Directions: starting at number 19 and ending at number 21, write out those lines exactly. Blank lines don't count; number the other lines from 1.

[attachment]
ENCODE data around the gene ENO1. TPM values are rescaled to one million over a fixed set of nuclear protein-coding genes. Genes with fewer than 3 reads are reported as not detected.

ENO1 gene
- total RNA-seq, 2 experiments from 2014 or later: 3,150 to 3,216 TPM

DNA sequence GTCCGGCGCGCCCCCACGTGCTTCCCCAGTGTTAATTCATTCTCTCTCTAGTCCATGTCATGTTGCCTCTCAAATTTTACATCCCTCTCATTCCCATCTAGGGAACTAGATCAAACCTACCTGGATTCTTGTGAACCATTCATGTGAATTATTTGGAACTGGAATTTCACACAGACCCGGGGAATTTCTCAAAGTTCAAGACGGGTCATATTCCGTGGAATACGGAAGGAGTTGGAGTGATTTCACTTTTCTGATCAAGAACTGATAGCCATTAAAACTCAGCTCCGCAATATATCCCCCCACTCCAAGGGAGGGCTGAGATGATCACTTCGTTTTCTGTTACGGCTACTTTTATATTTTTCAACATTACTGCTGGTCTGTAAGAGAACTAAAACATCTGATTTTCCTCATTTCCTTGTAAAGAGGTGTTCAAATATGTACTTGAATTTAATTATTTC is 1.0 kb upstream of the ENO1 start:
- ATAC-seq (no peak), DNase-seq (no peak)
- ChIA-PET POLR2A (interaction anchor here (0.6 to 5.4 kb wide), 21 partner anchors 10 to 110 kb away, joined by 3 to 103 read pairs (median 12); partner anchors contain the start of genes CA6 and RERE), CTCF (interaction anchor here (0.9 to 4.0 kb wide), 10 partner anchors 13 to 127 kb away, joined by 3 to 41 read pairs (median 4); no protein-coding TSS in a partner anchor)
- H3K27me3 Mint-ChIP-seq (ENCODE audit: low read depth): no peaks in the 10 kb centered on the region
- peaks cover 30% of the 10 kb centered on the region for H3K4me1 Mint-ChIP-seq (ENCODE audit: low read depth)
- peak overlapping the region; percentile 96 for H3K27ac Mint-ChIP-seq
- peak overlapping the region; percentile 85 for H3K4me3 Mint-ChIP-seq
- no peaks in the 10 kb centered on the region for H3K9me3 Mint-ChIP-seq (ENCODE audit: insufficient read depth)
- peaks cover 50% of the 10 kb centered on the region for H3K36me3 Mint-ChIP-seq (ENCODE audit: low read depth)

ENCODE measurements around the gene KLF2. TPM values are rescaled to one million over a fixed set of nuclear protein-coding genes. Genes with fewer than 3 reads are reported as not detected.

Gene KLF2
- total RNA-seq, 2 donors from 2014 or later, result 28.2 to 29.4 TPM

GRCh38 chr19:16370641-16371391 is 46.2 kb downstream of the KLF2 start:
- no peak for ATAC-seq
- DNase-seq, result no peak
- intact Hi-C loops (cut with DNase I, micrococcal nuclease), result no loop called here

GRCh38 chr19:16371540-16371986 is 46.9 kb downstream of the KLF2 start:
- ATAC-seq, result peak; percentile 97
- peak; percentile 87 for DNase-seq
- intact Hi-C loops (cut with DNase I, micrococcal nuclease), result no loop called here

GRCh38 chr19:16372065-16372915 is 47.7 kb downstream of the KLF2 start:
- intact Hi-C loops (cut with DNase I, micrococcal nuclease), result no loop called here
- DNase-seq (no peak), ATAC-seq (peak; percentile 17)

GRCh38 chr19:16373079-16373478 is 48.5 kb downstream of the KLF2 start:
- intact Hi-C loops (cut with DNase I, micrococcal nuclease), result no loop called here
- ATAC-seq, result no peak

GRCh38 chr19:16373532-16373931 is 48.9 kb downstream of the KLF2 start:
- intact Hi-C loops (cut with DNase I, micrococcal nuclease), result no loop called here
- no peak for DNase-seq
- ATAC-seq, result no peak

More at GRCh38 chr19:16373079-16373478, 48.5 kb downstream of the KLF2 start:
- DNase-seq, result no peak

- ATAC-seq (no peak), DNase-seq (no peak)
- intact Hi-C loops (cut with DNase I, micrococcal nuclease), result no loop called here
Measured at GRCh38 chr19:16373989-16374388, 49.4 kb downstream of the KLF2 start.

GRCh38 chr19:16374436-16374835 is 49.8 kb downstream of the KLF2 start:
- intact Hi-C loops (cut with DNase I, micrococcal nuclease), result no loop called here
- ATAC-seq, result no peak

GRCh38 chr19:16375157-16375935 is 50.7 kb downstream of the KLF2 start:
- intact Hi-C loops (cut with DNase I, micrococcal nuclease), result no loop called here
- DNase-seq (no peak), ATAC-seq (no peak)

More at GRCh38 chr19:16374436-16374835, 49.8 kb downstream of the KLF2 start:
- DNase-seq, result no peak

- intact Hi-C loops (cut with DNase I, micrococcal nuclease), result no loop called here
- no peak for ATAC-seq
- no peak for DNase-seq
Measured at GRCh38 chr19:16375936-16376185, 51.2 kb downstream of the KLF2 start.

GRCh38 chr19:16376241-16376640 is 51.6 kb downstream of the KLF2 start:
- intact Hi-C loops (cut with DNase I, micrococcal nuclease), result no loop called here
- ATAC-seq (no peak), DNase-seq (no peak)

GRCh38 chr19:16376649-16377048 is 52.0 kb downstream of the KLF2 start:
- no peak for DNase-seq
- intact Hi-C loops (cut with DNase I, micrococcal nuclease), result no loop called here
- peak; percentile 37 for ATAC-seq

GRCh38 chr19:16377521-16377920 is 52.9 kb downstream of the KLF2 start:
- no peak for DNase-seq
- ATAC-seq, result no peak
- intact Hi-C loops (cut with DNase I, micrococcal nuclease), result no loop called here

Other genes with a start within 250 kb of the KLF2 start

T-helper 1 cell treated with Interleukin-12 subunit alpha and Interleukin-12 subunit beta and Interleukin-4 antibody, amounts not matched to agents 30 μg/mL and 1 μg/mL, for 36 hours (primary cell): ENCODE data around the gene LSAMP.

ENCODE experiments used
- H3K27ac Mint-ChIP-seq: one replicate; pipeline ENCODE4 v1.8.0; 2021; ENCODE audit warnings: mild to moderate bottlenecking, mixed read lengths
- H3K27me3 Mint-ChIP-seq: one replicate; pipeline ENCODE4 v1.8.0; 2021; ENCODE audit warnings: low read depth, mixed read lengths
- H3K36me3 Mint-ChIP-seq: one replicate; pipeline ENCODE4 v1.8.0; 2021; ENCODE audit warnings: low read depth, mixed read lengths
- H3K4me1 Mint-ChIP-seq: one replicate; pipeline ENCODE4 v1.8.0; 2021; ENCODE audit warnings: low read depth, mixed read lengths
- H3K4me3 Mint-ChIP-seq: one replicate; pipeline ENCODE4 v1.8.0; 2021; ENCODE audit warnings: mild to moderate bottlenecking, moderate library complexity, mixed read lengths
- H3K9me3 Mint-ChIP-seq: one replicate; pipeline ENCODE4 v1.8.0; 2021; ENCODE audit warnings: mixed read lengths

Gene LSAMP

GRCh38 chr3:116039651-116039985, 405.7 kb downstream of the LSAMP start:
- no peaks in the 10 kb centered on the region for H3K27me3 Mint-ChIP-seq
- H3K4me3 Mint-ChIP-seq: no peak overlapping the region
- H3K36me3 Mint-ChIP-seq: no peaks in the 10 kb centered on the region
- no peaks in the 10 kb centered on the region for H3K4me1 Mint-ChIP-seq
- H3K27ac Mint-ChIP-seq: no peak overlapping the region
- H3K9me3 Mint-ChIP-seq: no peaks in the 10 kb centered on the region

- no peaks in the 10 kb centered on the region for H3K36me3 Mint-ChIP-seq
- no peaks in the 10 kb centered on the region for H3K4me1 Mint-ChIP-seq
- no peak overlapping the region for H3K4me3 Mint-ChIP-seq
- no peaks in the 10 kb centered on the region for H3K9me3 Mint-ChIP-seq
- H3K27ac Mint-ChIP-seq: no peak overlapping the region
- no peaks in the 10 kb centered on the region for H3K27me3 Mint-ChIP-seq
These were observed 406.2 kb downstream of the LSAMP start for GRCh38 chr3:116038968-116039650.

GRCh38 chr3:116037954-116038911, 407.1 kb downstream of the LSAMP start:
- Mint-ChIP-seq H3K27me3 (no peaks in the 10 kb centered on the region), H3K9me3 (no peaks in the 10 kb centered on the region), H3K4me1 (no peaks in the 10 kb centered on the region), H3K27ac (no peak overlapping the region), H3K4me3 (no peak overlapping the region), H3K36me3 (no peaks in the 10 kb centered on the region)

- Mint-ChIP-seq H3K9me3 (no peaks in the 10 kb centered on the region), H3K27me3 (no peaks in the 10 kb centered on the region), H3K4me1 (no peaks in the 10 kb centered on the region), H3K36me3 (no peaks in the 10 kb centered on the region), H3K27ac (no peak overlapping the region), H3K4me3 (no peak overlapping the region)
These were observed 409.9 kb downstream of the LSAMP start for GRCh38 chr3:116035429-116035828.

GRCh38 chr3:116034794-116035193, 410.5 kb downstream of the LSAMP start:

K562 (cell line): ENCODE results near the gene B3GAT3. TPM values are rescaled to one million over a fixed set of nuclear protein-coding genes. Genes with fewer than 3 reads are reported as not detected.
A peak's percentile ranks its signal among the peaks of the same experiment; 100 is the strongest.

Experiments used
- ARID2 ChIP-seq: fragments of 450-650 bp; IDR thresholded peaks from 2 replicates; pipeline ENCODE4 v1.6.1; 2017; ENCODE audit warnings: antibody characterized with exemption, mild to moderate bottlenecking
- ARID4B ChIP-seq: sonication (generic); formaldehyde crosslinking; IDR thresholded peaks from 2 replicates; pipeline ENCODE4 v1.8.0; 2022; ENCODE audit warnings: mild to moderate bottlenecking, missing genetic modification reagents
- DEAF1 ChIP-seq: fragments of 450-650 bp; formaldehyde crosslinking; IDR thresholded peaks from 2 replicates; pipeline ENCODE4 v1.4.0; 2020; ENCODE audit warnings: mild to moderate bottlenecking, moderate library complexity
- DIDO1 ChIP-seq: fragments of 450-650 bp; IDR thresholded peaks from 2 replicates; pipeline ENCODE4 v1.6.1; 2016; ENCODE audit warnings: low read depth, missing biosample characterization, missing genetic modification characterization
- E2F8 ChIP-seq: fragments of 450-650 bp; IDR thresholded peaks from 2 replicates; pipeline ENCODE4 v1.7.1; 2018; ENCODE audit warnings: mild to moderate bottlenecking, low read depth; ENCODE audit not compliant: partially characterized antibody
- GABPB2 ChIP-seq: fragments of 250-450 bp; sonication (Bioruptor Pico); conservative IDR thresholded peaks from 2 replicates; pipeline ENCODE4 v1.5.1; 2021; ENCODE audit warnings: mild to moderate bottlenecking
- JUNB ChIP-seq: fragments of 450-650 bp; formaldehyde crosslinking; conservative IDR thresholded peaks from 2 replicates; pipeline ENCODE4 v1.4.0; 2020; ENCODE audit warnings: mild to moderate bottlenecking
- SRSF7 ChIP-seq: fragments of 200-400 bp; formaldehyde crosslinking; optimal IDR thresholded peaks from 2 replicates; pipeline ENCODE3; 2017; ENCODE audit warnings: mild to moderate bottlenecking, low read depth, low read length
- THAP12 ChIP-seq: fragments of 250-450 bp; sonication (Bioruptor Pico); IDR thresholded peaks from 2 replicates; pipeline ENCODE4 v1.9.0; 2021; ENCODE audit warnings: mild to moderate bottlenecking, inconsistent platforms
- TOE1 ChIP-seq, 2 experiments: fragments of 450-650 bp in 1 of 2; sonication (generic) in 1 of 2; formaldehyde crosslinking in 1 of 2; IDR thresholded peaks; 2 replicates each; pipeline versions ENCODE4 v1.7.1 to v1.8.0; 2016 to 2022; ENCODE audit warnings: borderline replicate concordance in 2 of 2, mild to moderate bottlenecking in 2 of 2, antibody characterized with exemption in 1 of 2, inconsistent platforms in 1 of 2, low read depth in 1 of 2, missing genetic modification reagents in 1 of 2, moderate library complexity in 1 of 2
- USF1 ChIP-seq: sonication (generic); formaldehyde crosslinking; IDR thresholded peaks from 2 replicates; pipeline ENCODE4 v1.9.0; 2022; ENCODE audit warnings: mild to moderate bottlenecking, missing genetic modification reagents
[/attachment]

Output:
- intact Hi-C loops (cut with DNase I, micrococcal nuclease), result no loop called here

GRCh38 chr19:16371540-16371986 is 46.9 kb downstream of the KLF2 start:
- ATAC-seq, result peak; percentile 97